Researchers have discovered that a specific protein plays a vital role in healthy eyesight, and may prevent eye damage in premature babies. University of Florida and Harvard Medical School researchers' discoveryould speedily lead to treatments for babies born before their eyes are finished growing.
The finding, to be published in Proceedings of the National Academy of Sciences, offers a new objective for therapies for retinopathy of prematurity, a potentially blinding disease that affects about 15,000 babies every year.
In newborns with the disease, oxygen-starved areas of the retina compensate by rapidly growing new blood vessels, but these new vessels are brittle and permeable.
"We've identified a protein that is part of the body's natural defenses in oxygen-deprived conditions," said Maria B. Grant, M.D., a professor of pharmacology and therapeutics at UF's College of Medicine. "When babies are born before levels of this protein are normal, blood vessels spread abnormally throughout the retina. But if we can increase the protein to more normal levels in premature babies, it should result in healthier blood vessel growth."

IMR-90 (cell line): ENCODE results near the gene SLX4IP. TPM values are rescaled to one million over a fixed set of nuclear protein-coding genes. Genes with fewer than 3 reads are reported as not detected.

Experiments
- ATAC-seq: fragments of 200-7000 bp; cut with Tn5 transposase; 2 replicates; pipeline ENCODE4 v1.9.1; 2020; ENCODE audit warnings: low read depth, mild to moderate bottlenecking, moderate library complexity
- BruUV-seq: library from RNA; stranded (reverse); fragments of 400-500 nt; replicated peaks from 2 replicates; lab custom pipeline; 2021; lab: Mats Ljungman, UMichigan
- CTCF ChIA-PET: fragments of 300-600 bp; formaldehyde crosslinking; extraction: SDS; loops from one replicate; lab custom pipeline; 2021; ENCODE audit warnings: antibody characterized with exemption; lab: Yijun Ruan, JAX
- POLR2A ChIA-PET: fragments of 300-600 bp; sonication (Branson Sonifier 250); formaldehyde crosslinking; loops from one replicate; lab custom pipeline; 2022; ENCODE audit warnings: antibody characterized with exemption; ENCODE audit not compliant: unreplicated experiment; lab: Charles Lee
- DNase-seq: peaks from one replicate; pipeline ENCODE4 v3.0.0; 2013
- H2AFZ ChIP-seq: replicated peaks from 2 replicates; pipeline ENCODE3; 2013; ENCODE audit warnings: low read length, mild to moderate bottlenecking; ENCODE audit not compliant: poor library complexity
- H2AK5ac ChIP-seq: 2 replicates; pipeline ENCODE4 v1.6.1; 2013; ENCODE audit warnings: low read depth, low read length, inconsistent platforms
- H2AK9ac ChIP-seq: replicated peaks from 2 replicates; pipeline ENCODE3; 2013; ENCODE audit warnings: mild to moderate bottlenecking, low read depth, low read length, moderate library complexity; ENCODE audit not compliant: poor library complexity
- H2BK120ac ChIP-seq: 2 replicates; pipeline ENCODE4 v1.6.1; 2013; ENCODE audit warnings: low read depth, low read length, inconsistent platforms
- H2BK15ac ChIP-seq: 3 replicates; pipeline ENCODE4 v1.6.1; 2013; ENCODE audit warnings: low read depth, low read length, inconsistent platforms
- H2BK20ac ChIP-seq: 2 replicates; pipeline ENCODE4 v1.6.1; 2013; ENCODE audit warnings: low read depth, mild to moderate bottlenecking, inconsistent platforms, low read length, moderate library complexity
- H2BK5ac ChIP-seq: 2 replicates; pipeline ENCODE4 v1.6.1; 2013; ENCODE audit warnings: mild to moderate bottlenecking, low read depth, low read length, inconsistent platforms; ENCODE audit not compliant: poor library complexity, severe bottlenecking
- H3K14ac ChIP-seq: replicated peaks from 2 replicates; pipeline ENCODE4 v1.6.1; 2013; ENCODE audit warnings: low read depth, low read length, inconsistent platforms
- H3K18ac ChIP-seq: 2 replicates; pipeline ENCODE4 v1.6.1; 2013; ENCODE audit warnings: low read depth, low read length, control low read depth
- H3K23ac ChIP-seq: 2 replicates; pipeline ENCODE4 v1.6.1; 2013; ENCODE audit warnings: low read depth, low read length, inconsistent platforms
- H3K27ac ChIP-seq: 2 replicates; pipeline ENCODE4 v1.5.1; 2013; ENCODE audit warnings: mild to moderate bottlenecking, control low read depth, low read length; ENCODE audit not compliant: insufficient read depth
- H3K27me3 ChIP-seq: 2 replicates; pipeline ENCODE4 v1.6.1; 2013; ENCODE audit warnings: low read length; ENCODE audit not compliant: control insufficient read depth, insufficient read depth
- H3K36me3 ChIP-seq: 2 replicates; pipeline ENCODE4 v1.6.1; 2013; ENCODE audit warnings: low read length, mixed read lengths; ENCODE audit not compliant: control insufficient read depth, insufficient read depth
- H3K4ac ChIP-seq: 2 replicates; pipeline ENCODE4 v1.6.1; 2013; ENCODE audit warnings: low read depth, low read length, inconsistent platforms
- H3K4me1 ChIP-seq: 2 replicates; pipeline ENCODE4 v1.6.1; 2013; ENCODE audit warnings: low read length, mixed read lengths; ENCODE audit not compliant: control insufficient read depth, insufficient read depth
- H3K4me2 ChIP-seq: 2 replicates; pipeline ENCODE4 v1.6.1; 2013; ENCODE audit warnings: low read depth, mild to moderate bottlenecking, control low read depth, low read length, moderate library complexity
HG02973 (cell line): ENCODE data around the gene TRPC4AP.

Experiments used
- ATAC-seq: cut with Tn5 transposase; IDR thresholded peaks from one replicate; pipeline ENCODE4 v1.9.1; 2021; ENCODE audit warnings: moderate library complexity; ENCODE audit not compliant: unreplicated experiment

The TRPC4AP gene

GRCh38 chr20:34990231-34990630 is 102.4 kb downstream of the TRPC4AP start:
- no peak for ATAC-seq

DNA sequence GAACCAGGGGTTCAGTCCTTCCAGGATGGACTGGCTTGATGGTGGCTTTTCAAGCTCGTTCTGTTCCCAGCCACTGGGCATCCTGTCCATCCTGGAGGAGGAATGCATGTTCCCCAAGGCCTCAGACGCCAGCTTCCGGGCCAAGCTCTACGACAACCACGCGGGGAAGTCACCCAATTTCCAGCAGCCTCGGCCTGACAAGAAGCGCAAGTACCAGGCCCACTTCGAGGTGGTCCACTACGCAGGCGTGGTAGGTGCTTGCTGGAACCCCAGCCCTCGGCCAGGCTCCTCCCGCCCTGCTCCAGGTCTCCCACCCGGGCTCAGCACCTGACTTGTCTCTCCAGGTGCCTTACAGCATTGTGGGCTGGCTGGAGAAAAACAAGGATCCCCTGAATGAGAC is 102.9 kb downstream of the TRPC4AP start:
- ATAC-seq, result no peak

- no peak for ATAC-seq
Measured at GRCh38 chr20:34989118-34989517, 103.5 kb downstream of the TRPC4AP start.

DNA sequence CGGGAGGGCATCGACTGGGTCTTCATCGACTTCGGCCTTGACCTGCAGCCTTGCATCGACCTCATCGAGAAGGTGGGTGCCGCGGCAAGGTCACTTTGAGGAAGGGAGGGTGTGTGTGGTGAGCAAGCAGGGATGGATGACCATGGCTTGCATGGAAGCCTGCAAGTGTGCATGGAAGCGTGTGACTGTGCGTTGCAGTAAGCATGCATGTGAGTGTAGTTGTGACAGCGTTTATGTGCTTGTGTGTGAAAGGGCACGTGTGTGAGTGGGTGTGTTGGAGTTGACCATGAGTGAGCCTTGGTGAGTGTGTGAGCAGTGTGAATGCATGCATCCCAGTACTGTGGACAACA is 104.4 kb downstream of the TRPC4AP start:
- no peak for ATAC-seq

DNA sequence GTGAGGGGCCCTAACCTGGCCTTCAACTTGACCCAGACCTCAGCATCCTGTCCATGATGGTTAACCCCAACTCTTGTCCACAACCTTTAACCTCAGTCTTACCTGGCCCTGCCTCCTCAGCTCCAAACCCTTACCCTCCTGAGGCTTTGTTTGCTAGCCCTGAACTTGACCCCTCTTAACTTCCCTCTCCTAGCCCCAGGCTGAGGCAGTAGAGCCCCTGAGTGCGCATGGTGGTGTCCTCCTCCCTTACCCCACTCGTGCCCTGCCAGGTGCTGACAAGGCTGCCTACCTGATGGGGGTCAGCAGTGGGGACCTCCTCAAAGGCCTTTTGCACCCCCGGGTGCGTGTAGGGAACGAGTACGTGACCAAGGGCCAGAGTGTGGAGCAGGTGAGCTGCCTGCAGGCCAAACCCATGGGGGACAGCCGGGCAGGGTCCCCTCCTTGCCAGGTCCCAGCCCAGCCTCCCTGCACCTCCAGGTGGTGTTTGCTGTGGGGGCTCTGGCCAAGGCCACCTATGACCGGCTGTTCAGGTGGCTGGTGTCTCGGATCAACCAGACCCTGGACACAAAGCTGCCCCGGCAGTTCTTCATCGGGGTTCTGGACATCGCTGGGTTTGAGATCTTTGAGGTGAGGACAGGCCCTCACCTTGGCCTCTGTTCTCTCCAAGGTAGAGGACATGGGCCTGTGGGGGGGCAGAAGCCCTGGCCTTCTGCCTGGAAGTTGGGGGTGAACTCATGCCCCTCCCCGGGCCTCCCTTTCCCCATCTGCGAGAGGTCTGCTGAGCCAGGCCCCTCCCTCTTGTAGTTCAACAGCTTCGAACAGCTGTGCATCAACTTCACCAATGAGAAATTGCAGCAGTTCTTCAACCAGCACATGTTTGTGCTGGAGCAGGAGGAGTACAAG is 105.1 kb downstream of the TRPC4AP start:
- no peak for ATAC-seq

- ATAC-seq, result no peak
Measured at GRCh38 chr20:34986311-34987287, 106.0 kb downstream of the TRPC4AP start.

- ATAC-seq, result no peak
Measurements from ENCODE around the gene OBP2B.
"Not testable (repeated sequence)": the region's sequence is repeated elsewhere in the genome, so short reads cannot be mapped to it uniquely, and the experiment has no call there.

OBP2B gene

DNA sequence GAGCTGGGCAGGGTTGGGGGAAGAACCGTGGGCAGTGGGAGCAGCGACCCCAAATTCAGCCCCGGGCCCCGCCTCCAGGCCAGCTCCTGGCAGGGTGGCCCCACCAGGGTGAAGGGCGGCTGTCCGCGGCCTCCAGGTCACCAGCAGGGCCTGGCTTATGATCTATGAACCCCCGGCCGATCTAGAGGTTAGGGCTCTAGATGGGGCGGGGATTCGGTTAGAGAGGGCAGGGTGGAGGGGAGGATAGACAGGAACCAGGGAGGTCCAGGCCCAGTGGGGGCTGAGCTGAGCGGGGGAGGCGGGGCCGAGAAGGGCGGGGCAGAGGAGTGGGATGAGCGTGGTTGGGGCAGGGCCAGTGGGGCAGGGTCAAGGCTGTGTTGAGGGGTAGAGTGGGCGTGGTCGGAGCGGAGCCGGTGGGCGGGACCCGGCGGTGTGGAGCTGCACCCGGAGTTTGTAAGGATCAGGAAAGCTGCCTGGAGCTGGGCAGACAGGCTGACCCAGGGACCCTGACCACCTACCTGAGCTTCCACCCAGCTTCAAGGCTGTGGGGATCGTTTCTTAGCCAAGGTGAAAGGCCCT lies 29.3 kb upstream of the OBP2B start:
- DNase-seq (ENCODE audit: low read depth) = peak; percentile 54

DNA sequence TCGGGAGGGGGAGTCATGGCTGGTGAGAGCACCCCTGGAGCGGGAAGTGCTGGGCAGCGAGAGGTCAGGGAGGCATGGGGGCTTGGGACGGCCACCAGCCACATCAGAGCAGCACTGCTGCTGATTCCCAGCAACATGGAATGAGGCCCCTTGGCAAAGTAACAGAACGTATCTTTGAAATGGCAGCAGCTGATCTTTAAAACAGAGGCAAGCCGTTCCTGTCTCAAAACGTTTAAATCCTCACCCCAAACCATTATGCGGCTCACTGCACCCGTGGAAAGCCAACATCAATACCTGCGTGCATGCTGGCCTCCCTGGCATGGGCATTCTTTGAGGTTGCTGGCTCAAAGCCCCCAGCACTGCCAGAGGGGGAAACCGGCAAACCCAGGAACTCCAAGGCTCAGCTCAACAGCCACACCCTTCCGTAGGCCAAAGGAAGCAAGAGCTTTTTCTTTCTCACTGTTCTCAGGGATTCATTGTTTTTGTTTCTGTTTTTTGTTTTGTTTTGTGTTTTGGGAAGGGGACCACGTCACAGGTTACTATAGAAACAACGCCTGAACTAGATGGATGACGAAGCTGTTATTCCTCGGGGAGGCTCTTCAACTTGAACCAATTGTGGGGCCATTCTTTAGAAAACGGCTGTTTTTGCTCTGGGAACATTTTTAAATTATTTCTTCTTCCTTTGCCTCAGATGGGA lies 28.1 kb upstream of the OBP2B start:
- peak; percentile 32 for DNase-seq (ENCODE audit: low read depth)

The protein - insulin-like growth factor binding protein-3, or IGFBP-3 - was thought to survive entirely to regulate insulin-like growth factor-1, a molecular growth factor that is essential for the development of nerve, muscle, bone, liver, kidney, lung, eye and other body tissues.
But in studies of mice and of human cells in cultures, scientists from the Program in Stem Cell Biology and Regenerative Medicine at UF's McKnight Brain Institute found that IGFBP-3 activates stem cells and other reparative cells of the bone marrow and the lining of blood vessels.
Researchers from Harvard Medical School and the University of Goteborg in Sweden arrive at fundamentally the same conclusion in this study, identifying the protein IGFBP-3 as a promising therapeutic instrumPage: 1 2 3 Related medicine news :1
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